Dentures are removable, artificial teeth that can replace many missing or severely damaged teeth. Although they are conventionally marketed toward seniors and those who have lost their teeth due to age, anyone missing all or most of their teeth can benefit from them.
When you’re missing many of your teeth, your facial structure may begin to sag. It may be difficult to bite, chew, or speak. Your dentist may recommend dentures, which can restore your mouth to its original structure, aiding your facial muscles and making it easier to perform basic facial functions.
Types of Dentures
- Overdenture: also called partial dentures, an overdenture can fit amongst your remaining natural teeth. Your dentist will “prepare” your natural teeth and provide a denture that fills out the gaps in your mouth. This allows you to keep your healthy, natural teeth.
- Conventional Denture: also called full dentures, these full sets of fake teeth are installed after your dentist has removed or filed down any remaining natural teeth. This procedure is typically only performed on patients who are already missing most of their teeth, or whose remaining teeth are severely damaged.
- Immediate Denture: unlike overdentures or conventional dentures, which may require several visits to the dentist, immediate dentures are placed the same day your remaining teeth are removed. This allows you to use your mouth at its fullest function immediately after surgery, but may require a follow-up visit to realign your dentures after your mouth has fully healed.
Complications of Dentures
Each type of denture can be removed for cleaning or sleeping, but it’s important to care for them as you would your natural teeth. Soak them in water when you’re not wearing them, and make sure you brush your fake teeth as well as your gums and tongue to prevent plaque buildup and decay. If you don’t care for your dentures according to your dentist’s instructions, the following complications can occur.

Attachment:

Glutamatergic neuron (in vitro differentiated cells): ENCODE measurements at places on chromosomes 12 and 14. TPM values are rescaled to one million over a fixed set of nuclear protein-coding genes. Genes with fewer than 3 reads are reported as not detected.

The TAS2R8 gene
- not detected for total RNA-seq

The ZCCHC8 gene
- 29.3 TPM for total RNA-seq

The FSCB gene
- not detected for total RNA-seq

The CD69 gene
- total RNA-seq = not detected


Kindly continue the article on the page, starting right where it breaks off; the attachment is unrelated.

- If they don’t fit properly, or if they become warped, they may rub your gums and cause mouth sores and discomfort. Your dentist can take new impressions of your mouth and provide a new set.
- Dentures that aren’t brushed and cleaned can carry food particles that can irritate your mouth and cause infection. Make sure you speak with your dentist about how to disinfect them and clean your mouth.
- Sometimes, even properly fitted dentures can become dislodged or misaligned in your mouth, making it difficult to bite and chew. If this happens, speak to your dentist about using an adhesive to keep them in place.
- Just like a retainer, they can become damaged when they’re not in your mouth. Make sure you store your them in a safe place where they won’t be damaged, and keep them out of reach of small children.
If you’re unreliable with cleaning or keeping your dentures safe, talk to your dentist about alternatives like dental implants, which are permanent additions to your mouth. For most patients, they are a comfortable and long-lasting solution for missing teeth and can improve the feel, look, and strength of your mouth and face.